We are born, we learn to talk and we start asking ‘Why’. It is how we are wired. Spend much time around a three year old and count the number of times you are asked why. As adults we find it annoying, but what we are missing is that the human brain wants to understand. It is how we make choices and how we calibrate our world. Understanding the why, whether you are five or fifty-five, gives us comfort and motivation. Yet for some reason when we work with adults we perpetually skip over the why and frankly we pay the price.
Too often we perceive people as difficult, change phobic or disagreeable who really don’t get the why in what we are asking. Is that their fault for not stopping and asking? Is that our fault for not explaining the why first? Yes and Yes. I get it, I am guilty of it myself, the world is fast paced and we barely have time to communicate what we have to, so we jump to the how, but I am realizing more and more that this is the longer slower approach to everything. I see it all around me.
I am finishing up another class for my Master’s this week, Business Analytics. I have frankly found the class completely frustrating, despite it being an incredibly important topic and having a teacher who goes above and beyond. As I was writing my class evaluation, I realized why it has been so hard. The class is all about the ‘how’. We have done 16 weeks of exercises learning statistical tools, Excel functions and analytics software but I am coming out of the class feeling like I didn’t get what I should have out of the class. What I was looking for was a class that taught me why first and then how. I wanted to understand the needs of a business leader, what their goals were and what the challenges were and then find tools to solve them. Instead I learned a lot of solutions and was given examples to help me hunt for problems to solve with them. I doubt I will use half of the valuable material I learned because when I am in those situations my brain has not been shown use x when y occurs. I just know how to do x.
I sat in a meeting last week and we were debating a change in a travel billing policy. We started with the solution we each thought was appropriate. The conversation made me want to scream (actually I think I sort of did at one point). I couldn’t place the problem at the time, I get it now. We never started with why. We never started with a shared goal of what we were trying to fix and as a result part of the room was trying to solve one problem and the other a different problem, and frankly I am not sure looking back either got solved. Had we started with why, in this case what is the problem we are working on solving, I believe we would have agreed on the direction to go and reduced frustration greatly.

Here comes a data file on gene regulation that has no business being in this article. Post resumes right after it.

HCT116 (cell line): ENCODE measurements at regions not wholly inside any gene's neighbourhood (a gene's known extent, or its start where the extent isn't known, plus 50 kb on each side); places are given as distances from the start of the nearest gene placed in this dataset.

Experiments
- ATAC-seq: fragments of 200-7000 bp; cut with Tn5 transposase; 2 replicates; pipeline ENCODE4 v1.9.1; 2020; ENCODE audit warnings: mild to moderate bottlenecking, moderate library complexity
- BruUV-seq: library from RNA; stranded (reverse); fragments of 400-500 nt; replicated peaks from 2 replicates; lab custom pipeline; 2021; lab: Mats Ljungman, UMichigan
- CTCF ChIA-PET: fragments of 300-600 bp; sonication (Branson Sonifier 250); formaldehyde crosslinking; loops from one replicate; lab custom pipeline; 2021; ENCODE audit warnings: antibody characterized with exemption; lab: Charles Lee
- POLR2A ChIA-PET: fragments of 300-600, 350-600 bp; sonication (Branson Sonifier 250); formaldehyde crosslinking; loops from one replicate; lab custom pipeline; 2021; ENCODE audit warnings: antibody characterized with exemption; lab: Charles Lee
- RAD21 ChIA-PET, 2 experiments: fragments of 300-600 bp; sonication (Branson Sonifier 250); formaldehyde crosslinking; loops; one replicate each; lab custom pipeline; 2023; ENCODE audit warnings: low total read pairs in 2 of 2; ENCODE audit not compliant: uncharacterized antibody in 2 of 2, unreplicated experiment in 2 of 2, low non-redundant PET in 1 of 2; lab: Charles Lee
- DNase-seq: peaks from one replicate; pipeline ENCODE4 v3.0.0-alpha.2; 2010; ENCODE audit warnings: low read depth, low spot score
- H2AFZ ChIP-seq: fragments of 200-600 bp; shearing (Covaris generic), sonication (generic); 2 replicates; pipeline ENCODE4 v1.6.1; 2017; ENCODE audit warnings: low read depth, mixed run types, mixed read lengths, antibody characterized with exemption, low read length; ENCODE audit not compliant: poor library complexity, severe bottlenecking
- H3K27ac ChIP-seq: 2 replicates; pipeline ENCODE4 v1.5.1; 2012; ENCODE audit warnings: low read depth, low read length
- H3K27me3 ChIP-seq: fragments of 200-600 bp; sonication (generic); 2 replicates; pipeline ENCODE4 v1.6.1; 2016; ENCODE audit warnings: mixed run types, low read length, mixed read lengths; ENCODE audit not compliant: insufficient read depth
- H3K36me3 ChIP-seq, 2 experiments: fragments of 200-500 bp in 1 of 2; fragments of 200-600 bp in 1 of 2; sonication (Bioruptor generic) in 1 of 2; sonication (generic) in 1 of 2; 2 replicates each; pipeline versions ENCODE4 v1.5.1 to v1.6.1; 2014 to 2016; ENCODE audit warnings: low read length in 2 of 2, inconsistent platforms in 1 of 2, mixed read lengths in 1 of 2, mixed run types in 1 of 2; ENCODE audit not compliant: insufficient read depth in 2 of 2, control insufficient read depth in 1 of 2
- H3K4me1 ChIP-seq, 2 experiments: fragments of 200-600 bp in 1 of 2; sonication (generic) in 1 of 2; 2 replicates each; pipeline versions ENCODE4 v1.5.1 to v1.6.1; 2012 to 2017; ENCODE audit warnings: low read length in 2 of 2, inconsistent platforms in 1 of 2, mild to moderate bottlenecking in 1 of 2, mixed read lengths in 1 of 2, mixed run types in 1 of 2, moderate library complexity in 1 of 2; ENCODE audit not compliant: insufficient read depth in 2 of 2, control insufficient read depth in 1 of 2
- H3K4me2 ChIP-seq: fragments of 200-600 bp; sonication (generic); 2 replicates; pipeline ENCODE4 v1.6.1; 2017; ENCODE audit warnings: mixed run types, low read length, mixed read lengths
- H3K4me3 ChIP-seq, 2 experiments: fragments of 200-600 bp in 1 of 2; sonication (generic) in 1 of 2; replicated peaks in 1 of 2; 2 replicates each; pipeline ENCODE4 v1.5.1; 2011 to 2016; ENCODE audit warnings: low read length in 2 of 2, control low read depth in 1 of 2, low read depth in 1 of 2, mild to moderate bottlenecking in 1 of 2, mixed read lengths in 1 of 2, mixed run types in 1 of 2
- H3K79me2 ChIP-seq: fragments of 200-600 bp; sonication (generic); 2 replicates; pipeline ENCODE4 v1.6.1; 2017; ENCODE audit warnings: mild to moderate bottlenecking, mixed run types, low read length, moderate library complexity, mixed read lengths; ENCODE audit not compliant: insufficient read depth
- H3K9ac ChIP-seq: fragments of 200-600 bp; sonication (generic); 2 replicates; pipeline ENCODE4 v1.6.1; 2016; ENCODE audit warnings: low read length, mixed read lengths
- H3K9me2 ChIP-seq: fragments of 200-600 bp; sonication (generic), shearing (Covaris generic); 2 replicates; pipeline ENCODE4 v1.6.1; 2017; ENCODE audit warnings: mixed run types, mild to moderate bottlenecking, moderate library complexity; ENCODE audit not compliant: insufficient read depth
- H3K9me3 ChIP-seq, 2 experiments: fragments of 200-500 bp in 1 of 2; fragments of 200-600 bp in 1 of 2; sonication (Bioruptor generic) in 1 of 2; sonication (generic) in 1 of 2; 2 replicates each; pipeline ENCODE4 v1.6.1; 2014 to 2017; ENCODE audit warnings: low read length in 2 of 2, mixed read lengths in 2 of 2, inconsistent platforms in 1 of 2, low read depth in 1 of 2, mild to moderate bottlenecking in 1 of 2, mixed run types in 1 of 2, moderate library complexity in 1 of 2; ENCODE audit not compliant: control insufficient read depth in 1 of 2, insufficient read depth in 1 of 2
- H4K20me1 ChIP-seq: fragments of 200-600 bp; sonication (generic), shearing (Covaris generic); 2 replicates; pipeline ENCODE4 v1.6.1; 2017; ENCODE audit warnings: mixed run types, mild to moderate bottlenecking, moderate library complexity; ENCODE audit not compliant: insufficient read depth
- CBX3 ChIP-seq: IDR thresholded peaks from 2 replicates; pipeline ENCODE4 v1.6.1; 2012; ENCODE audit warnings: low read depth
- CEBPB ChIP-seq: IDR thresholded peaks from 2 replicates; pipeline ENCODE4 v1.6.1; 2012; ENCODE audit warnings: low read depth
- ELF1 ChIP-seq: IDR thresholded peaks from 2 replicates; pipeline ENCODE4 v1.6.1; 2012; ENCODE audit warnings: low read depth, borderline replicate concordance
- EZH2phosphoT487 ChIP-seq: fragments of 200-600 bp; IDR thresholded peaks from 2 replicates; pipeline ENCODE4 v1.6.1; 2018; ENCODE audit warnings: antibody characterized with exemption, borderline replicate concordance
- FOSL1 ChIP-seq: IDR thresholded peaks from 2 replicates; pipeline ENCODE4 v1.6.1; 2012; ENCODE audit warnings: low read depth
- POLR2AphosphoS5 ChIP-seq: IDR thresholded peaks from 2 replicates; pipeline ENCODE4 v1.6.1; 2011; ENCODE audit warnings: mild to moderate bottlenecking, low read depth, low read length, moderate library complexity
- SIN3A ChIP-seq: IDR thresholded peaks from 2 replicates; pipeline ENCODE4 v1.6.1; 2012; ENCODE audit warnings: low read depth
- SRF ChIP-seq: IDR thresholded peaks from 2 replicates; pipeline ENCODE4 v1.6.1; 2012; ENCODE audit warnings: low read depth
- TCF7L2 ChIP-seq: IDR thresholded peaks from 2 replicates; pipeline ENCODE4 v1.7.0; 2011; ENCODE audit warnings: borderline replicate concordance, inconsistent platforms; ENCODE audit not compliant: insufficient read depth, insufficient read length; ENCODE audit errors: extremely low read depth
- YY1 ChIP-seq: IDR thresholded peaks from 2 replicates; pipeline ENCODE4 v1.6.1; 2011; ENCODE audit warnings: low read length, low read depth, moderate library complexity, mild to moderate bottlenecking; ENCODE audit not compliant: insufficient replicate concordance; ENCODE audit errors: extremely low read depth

I had a conversation with a friend this week on Obama’s Affordable Care Act and why so many see it as a failure. It hit me last night, we aren’t all working towards the same goal. I think for the President the primary goal was get everyone in the country covered, regardless of the cost. I think for the American public the goal was to reduce healthcare and insurance costs. We are having a national discussion without even really knowing what we are talking about and as a result are talking over each other and failing on both
Even at Jasmine’s barn I see it all the time. A policy (the how) is stated or shared or implied and there is limited compliance and then frustration. The change is perceived as poor customer service or just being difficult but the reality is we have an amazing set of owners and barn crew, the best out there in my opinion, and we have caring boarders who want to help out. But without that extra step of explaining why the actions have no grounding and just seem limiting. When why is given the majority jump on board.
Why does many things, it:
- Ensures we are all working towards the same goal. Too often we assume others see a problem like we do or have the same mission we do and that isn’t the case
- It gives context for an upcoming solution, particularly to those who may be new to the situation or to whom part of the situation is invisible
- It gives merit to needing to change and the extra work that might be required
- It provides the comfort of knowledge that many need to accept change
- It raises the priority of a behavior or change. When a person can ground themselves in the reason they are doing something it becomes much more important to them
- Explaining the why, of a change or rule, makes the decision seem much more thought out and thought through. It erases the notion that this is just a wild, off the cuff solution or an emotional reaction.
It is time to talk about why! Every conversation should start and end with the why. The how is the measly details in the middle!